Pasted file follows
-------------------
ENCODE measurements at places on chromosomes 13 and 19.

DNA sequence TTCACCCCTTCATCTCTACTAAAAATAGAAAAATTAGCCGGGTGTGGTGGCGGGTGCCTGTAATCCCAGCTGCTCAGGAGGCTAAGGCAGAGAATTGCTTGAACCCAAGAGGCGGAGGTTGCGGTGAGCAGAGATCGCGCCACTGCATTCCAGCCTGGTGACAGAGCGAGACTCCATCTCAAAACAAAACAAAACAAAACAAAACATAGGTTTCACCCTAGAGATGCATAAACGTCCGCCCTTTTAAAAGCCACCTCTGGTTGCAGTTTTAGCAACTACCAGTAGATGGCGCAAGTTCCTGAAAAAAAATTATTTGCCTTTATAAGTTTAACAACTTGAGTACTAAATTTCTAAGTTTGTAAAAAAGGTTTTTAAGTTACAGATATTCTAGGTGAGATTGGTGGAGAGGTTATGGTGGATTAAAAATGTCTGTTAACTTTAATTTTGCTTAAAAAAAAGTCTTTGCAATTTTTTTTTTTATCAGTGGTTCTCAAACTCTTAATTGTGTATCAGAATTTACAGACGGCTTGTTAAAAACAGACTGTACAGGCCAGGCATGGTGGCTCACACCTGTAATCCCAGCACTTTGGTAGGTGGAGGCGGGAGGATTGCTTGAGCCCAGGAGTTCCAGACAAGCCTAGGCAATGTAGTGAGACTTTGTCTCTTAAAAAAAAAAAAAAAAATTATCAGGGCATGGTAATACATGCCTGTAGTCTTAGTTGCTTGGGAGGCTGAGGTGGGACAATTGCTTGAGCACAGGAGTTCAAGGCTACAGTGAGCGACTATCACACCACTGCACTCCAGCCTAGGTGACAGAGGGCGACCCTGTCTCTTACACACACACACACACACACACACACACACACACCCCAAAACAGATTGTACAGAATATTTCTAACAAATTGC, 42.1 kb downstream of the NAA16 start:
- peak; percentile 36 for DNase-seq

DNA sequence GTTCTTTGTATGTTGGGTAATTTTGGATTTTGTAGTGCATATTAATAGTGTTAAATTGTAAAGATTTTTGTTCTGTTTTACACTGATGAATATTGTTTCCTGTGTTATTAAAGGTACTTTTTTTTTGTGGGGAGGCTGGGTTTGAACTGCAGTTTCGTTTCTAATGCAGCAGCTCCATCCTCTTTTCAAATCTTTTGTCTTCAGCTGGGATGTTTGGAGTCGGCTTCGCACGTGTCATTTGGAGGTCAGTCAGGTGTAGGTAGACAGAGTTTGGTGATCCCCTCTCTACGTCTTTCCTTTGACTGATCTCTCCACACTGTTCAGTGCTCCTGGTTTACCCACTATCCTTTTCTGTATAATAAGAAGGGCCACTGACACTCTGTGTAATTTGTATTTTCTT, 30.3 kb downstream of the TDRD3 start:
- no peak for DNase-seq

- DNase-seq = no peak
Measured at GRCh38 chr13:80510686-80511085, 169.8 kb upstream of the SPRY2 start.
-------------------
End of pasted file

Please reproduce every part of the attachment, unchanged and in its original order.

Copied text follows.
ENCODE measurements at places on chromosomes 13 and 19.

DNA sequence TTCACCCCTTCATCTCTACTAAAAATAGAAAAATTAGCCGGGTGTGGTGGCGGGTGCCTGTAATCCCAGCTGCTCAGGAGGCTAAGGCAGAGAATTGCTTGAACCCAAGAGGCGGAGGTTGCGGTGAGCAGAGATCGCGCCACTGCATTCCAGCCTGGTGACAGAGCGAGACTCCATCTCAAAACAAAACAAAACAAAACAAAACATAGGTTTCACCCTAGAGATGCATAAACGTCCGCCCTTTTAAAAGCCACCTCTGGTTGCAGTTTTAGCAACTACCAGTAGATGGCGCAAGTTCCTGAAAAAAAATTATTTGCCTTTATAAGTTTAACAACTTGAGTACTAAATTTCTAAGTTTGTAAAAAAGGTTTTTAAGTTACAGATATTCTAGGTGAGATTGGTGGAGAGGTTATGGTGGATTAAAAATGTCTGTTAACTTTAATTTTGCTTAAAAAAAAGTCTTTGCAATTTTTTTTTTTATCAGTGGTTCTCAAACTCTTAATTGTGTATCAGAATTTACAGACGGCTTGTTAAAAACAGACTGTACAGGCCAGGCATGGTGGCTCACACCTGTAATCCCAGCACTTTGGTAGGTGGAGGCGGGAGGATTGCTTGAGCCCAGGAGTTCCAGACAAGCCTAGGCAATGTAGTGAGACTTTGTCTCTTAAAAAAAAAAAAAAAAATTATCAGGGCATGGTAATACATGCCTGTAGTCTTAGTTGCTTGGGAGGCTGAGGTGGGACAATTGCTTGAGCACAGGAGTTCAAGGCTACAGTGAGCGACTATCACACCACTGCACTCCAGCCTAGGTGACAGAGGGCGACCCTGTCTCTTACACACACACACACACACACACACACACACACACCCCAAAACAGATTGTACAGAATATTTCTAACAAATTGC, 42.1 kb downstream of the NAA16 start:
- peak; percentile 36 for DNase-seq

DNA sequence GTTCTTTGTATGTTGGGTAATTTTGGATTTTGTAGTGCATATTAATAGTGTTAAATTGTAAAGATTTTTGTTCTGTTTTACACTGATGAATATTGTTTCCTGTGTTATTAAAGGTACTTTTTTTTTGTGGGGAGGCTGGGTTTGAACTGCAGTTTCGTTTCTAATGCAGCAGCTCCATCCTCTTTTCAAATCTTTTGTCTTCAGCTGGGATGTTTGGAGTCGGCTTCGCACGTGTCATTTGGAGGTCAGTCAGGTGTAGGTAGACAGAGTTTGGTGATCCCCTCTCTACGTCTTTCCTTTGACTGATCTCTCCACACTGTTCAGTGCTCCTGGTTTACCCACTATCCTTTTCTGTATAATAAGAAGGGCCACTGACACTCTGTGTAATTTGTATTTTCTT, 30.3 kb downstream of the TDRD3 start:
- no peak for DNase-seq

- DNase-seq = no peak
Measured at GRCh38 chr13:80510686-80511085, 169.8 kb upstream of the SPRY2 start.